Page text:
Now the weather is warming up and the spring is in the air flowers are the only things in bloom but playgrounds all over the city appear to be blooming with children of all ages. Playgrounds in NYC are very special places and meant to be enjoyed but with so many parents in one place there are bound to be so many “parenting styles”. We have created a list of playground behavior rules that should be followed by all families regardless of your style to make sure playgrounds remain fun and most importantly safe places for play!
1. The playground is a great place to go with a babysitter however the playground itself is not a babysitter. On a nice day you are bound to run into many other mom’s, dad’s and nannies but don’t get so involved in conversation that you forget to keep a close eye on your children. This is obvious for little ones but is just as important for older children. Older children may be able to climb and run without help but making sure they stay safe and avoid areas where they may “run over” the smaller playground goer’s is crucial.
2. Just as the playground is not a babysitter it is not an office. The playground should be the place you go to “occupy” your children while you pull out your blackberry, droid, iphone, ipad or any other “i” item. While an occasional call or text is fine sitting on the sidelines glued to your device makes it virtually impossible to watch your children and more importantly doesn’t allow you to have fun by actively engaging with them.
3. Areas designated for bigger children and areas designated for smaller children should be paid attention to! The reason for this is safety. Bigger children play faster and smaller children don’t always look where they are going. Because of such smaller guys can get in their way causing tripping, falling, collisions and many “boo-boos” for both ages that can easily be avoided.
3. No matter what your parenting style hitting, kicking, screaming, name-calling, biting, pushing and throwing sand/woodchips should not be tolorated. Along these lines when such behavior occurs intervention by an adult should be immediate. It is tempting at times to let our children “work it out on their own” however a public playground with other people’s children is not the time or place.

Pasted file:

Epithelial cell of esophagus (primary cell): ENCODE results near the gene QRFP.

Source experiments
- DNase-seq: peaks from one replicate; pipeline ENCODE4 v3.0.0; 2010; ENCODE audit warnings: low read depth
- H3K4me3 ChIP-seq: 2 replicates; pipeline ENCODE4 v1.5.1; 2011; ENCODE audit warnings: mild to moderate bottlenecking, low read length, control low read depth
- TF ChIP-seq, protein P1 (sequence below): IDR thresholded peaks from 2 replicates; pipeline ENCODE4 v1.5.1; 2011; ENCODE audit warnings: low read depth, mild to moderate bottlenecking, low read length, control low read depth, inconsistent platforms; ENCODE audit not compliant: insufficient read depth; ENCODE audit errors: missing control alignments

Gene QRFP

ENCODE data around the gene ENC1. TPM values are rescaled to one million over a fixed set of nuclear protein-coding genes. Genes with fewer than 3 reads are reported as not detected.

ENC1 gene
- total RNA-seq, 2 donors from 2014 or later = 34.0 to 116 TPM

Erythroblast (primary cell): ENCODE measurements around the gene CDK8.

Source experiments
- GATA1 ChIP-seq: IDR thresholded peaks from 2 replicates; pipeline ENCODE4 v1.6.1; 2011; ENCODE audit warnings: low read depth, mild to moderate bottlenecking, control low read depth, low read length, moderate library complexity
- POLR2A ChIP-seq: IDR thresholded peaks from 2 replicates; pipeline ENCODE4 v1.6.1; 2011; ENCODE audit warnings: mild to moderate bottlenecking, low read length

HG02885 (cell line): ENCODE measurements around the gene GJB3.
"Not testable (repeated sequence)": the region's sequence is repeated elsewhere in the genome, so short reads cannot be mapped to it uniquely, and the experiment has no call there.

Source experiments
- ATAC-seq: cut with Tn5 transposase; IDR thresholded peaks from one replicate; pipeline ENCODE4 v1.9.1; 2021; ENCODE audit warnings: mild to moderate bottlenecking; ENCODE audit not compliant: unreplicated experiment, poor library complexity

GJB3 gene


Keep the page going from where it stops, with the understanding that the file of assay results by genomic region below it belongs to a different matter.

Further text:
4. Along the lines of number 3; please address your own child’s behavior. It is not your job to monitor other children or other care taker’s job to monitor your children. If you should catch something that a parent missed you may step in calmly to solve any minor problems but never repremand the other child, do however ask whom they are with and make their caregiver aware of the issue.
5. Have fun! Playgrounds are a great place to be creative and jump around in ways you can’t to at home! Make sure to take advantage of that.
6. Make friends; playgrounds aren’t just a place for children to create new bonds with peers they are also a great place to meet other families, parents, nannies, etc. It can be a great place to meet people you may want to do playdates, , mommy groups or other activities with at a later date.
7. Respect the playground. Please leave the playground the way you found it so that the next time you go it is just as much fun. This means don’t litter, don’t take all the sand out of the box, don’t rope swing chains around the poles or engage in any other activity that may harm equipment and/or make the grounds less appealing.
8. Playgrounds are great places to learn the art of “turn taking”. If you see a line up for the swings or any other piece of equipment please be curtious and aware. Every child deserves a chance and so monitor how long occupy it; remember you can always get back in line!
9. If you bring your own equipment to the playground be prepared to share. Many times scooters, sidewalk chalk, sand toys, and balls make their way into these spaces. If you child brings something make sure they understand other children may see it and want to play with it as well. This is especially true if the child him or herself is currently not playing with whatever it is they brought. Let children know if they are not using something it is okay for another child to use it. In addition if they are using it and it can be shared it is a great opportunity to demonstrate sharing behavior.
10. Last and most importantly, enjoy your time! Playgrounds can be magical! They are usually free and can be fun for hours. They are small oasis’s in big cities where children can be children and adults can watch fine motor, gross motor and social skills develop! On a nice day a playground can be one of the best spots in the world to be!